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“look at market fluctuations as your friend rather than your enemy; profit from folly rather than participate in it.”

.... quote by Warren Buffett



Kenya's prolific wildlife and white sand beaches have brought over one million tourists to Kenya in the past few years with 2006 recording an all time high of 1.8 million. In 2006 alone, the sector generated Ksh 56 billion, making it one of the country’s largest sources of foreign exchange. The sector has been re-establishing itself in the global market having faced a difficult period through 1997 to 2003 following political clashes, terrorist attacks and most recently post election violence in early 2008.

According to a study commissioned by the Tourism Trust Fund (TTF) titled Tourism Economic Impact Analysis, the sector contributed 2.4 per cent directly to the country’s GDP in 2005, totaling to Ksh 34.12 billion, and Ksh 43.91 billion, if indirect impact is added.

The hotel industry, a sub sector of tourism, has been thriving too with increased volumes to an extent of bursting as the country is currently faced with a shrinking bed capacity. The Nairobi chapter of Kenya Alliance of Hotelkeeper's and Caterers (KAHC), says in spite of the current successes in the tourism industry, the hospitality sector is still challenged by inadequate bed capacity. In order to sustain the growth that the sub sector is currently enjoying, they have requested the Government to reduce the current tax from 18 per cent to encourage further investment in the industry.

However, the Government has made strides towards this by exempting tax on imported goods for industry players who are investing in the industry. With a strong shilling and the tax holiday the sub-sector has an opportunity to develop itself and improve its facilities as visitors become more discerning on what they expect

With global travellers coming into Kenya, the hotel industry has been forced to invest in ICT, like Wi-Fi, to attract clients and improve their business operations. These investments contribute to the growth of the ICT sector in the country.

Growth in the sector is expected to continue into this year and beyond. Already the sector has shown improved performance, which is expected to even surpass the 2007 set targets. The sector has now shifted its marketing strategy from relying on high volume low yield tourism towards high yield tourists. This is expected to sustain the growth that has been witnessed since the recovery of the sector.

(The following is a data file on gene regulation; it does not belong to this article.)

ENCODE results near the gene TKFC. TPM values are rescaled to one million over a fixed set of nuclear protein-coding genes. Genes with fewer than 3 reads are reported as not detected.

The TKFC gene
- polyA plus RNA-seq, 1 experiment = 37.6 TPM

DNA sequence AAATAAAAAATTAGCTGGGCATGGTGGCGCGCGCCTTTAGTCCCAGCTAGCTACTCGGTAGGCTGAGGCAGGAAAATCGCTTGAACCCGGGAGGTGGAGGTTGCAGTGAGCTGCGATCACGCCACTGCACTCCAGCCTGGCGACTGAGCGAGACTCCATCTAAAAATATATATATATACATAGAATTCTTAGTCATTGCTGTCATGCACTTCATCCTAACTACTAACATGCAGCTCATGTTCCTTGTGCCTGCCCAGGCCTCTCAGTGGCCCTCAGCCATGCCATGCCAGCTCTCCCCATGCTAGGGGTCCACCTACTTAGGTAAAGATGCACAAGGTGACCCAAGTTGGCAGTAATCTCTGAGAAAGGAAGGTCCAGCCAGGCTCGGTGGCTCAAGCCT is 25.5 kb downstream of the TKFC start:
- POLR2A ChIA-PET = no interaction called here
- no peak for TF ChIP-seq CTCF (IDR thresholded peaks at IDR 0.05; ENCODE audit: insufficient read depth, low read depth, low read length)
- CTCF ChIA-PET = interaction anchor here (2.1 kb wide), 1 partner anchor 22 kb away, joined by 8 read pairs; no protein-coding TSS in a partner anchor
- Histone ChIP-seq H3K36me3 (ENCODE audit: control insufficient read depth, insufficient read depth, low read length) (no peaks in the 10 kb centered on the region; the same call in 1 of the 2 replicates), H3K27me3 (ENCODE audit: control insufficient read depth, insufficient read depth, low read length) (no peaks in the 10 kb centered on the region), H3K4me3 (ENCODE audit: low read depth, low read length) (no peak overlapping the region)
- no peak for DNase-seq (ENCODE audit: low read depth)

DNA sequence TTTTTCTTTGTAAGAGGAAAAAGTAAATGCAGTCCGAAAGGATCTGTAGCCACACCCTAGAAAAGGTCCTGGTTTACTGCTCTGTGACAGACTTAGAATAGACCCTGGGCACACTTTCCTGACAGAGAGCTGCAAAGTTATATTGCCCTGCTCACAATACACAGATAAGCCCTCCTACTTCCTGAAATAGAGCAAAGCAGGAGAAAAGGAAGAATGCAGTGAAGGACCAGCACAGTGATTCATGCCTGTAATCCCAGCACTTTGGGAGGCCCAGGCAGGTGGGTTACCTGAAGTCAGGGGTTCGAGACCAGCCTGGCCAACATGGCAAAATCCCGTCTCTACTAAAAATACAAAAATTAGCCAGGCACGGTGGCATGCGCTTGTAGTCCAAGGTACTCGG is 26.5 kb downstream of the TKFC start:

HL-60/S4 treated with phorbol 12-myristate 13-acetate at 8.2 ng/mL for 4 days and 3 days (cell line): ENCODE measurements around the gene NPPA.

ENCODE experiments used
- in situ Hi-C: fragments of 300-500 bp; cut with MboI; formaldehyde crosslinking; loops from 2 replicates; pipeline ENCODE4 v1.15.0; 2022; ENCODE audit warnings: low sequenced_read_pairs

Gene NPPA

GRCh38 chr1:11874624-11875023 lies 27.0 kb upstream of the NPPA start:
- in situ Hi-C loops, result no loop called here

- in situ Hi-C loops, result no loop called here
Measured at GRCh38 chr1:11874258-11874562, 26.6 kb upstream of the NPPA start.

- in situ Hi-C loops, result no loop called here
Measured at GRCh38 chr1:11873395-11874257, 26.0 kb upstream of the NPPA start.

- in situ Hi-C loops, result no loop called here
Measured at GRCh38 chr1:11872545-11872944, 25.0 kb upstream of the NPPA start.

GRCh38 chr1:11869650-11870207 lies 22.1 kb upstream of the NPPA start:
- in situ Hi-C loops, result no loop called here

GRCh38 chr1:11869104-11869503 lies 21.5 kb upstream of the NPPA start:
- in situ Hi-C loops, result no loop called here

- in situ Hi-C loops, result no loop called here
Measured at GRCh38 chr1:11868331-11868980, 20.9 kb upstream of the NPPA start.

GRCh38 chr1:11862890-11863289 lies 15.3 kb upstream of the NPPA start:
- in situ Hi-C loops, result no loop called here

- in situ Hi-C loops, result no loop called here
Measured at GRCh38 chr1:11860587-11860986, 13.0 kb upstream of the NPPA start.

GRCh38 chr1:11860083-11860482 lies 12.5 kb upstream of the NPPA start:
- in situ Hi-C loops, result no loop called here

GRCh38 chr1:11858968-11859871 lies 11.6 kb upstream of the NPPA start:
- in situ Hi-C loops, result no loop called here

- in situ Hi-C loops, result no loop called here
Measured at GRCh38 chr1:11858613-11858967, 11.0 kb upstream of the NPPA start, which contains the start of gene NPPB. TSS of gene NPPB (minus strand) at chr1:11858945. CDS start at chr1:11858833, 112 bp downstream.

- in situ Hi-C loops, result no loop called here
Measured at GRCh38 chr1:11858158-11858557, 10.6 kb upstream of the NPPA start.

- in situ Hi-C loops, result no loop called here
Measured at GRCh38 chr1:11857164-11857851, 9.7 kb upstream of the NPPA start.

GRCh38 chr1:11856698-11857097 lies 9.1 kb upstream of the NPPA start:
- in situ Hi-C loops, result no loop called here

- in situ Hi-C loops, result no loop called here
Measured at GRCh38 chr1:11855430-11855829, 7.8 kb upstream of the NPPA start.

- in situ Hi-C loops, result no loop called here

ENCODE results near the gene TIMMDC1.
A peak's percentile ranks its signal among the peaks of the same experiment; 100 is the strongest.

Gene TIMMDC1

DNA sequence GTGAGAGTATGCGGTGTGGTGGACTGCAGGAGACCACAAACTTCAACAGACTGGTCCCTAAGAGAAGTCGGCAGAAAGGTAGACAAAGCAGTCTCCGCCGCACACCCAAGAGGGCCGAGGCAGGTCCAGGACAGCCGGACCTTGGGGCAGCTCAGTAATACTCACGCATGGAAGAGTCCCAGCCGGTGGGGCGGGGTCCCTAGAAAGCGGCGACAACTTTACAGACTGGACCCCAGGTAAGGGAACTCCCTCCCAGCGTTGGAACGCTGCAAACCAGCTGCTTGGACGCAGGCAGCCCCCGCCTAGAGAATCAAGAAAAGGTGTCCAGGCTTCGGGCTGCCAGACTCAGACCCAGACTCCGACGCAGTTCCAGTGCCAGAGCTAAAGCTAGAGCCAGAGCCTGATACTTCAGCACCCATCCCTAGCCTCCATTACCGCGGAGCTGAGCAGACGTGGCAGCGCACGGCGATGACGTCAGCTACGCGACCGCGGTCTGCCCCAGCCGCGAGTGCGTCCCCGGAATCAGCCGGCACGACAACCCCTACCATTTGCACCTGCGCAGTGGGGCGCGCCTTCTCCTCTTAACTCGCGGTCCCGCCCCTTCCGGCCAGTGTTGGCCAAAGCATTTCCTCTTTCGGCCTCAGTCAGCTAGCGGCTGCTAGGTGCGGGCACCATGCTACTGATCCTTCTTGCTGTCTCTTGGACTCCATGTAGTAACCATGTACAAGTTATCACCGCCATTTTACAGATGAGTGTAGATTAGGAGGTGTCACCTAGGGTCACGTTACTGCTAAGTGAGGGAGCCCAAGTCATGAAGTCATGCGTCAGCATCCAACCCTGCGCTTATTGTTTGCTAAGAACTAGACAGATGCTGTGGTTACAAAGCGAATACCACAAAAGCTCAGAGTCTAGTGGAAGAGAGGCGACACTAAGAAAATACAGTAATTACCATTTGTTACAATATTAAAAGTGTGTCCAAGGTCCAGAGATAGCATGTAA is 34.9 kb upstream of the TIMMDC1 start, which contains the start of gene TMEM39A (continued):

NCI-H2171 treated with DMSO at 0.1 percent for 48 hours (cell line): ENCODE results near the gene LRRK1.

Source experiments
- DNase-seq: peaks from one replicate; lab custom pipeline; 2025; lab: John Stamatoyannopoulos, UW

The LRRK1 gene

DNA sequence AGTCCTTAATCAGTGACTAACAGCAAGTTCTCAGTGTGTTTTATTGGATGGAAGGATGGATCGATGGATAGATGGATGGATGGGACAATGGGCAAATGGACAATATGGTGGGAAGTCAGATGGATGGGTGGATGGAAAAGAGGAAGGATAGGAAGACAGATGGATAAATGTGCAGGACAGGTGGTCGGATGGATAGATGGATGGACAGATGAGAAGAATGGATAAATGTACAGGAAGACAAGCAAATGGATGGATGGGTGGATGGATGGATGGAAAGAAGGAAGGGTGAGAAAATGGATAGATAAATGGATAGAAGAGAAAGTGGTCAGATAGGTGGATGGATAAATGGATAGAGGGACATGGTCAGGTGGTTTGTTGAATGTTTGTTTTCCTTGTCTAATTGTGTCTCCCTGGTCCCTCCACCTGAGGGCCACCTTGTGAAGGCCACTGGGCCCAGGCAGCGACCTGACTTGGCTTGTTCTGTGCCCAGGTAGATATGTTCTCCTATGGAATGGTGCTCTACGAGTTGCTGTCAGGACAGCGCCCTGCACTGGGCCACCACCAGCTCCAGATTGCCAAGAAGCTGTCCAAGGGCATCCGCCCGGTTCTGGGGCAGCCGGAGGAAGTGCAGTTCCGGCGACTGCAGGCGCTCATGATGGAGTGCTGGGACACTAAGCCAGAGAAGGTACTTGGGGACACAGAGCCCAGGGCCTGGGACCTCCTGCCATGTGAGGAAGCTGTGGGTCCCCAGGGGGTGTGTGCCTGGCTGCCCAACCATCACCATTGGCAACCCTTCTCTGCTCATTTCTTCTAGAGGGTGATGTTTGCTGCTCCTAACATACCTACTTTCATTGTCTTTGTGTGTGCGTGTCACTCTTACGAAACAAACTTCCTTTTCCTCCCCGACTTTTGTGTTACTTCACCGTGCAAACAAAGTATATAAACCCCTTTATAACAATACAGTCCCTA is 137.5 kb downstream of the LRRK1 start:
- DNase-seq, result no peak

According to data from Kenya Revenue Authority the sector contributed Ksh 4.39 billion in taxes last year, a 66.9 per cent increase compared to the Ksh 2.63 billion that was collected the previous year.

According to Reuters, the numerous forays into Africa by US celebrities in recent months have raised Kenya’s profile there. Kenya’s biggest growth came from Eastern Europe, and particularly Russia, where Kenya Tourism Board (KTB) has aggressively targeted potential visitors.

At the labour market, the tourism sector has seen the figures jump up. A recent study shows that in 2005 the sector employed approximately 89,000 people directly, and with an annual average payroll wage and benefits of Sh390,000.

Meaning the amount of income paid to these employees in the sector accounted to 65 per cent of the sectors contribution to the GDP, Sh53.54 billion. These figures include taxes collected from lodges, hotels, tourist transporters, camping sites, tourist motels, and restaurants.

The increase of income tax, which is mainly collected from businesses in the sector, reflects a recovery in business as more people move to invest in this sector. With traditional players are also expanding their businesses to accommodate the growth.


70.71 Group currently works with existing market players and we are performing feasibility studies on the best approach to tap into a resurgent in the Kenyan tourism sector.


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